Twain dies from a heart condition at his home in Danbury, CT. Too weak to speak, he writes a note asking for his glasses to read Carlyle’s French Revolution but then pushes them away, falls unconscious and dies a few hours later. His one surviving daughter, Clara and her husband, as well as his biographer, are with him as he dies. He is also survived by a niece and nephew who were on their way to his bedside when he died.
Samuel Langhorne Clemens, later known as Mark Twain is born in the small town of Florida, Mo. He is the sixth child of John Marshall, a judge and Jane Lampton Clemens. When Clemens is four his family moves to Hannibal, MO, a bigger city with more opportunity for his father’s law practice. As a child he lives in a two-story frame house. In early childhood Clemens is largely kept indoors because it is thought he has weak lungs, but this passes by the time he is nine, when he is able to be educated outside the home and attends a private school.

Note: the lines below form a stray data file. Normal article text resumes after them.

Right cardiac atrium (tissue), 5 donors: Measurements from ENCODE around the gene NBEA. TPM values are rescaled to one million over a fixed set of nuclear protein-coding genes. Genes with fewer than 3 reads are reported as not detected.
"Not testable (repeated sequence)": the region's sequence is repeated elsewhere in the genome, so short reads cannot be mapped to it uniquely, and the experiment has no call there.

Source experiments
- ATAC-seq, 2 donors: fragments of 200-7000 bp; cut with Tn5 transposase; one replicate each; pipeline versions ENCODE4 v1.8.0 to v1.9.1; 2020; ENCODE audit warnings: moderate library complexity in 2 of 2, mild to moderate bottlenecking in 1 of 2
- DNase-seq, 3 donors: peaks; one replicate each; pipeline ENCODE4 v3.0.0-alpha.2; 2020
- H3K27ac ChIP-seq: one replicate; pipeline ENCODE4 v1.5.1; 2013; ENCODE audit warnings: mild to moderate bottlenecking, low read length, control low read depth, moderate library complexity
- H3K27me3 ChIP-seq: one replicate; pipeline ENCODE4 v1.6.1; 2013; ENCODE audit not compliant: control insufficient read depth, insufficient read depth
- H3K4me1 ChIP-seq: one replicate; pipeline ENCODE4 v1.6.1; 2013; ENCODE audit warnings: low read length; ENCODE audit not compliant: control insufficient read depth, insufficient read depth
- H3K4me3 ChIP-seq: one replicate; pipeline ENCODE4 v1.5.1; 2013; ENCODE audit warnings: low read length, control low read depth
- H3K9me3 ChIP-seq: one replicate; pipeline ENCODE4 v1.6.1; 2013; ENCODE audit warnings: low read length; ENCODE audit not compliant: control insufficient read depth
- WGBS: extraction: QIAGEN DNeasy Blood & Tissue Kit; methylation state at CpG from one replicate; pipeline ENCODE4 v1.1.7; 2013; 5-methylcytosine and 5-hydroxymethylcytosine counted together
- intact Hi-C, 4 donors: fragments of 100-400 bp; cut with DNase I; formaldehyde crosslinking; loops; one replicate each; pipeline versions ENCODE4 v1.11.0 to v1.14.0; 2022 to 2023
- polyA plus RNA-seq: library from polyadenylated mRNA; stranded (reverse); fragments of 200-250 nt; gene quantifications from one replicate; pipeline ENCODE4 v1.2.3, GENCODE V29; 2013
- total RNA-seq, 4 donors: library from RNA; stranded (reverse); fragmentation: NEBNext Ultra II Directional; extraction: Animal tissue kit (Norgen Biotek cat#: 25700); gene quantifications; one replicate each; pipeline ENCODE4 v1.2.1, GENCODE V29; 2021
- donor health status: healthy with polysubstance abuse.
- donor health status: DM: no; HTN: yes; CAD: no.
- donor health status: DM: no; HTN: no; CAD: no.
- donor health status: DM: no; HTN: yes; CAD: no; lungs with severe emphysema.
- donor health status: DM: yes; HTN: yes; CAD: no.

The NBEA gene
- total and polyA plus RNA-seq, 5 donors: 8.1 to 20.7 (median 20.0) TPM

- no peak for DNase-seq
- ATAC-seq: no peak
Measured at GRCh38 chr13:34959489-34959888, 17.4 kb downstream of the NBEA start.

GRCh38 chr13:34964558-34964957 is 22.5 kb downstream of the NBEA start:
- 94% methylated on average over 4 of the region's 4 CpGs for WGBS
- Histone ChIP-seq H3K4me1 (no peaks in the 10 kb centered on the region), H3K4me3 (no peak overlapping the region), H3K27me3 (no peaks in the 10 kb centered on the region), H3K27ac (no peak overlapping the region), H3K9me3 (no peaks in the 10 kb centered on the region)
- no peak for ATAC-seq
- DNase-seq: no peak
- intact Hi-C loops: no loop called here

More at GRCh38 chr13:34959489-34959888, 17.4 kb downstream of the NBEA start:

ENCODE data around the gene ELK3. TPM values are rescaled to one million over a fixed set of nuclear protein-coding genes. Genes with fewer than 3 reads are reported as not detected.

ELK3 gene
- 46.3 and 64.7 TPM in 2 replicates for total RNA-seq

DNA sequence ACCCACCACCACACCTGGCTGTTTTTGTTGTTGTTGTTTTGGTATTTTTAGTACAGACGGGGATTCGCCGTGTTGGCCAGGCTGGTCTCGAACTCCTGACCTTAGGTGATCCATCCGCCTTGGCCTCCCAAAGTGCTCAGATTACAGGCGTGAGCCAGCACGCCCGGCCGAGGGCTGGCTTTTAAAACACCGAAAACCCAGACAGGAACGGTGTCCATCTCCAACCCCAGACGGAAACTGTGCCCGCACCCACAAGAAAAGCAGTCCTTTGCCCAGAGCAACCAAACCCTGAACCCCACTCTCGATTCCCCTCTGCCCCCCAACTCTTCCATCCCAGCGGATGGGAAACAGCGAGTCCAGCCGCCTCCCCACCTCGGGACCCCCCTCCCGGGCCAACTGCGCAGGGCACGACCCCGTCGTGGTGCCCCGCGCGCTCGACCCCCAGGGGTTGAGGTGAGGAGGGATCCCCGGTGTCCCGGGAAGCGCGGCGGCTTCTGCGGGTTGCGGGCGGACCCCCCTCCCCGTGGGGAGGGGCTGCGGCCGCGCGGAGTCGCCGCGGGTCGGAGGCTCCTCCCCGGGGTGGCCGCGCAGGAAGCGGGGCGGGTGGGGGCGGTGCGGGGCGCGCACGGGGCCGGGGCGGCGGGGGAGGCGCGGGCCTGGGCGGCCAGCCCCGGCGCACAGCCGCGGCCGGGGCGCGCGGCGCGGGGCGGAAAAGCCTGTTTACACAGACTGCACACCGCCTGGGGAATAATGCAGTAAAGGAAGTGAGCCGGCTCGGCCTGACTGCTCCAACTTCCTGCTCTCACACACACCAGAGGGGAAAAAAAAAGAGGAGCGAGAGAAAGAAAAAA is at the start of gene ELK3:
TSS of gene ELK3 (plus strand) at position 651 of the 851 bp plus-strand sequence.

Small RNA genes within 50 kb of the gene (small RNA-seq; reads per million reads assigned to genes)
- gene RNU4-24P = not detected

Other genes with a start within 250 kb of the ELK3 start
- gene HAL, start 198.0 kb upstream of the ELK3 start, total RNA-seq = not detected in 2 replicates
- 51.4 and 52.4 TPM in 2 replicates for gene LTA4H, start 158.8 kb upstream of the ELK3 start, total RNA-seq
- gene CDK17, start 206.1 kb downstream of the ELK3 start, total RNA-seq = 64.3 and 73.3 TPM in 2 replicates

The most interesting information comes from children, for they tell all they know and then stop. The greatest inspiration I had for my writing was my mother, my friend Will Bowen and the slaves and others that I encountered as a child.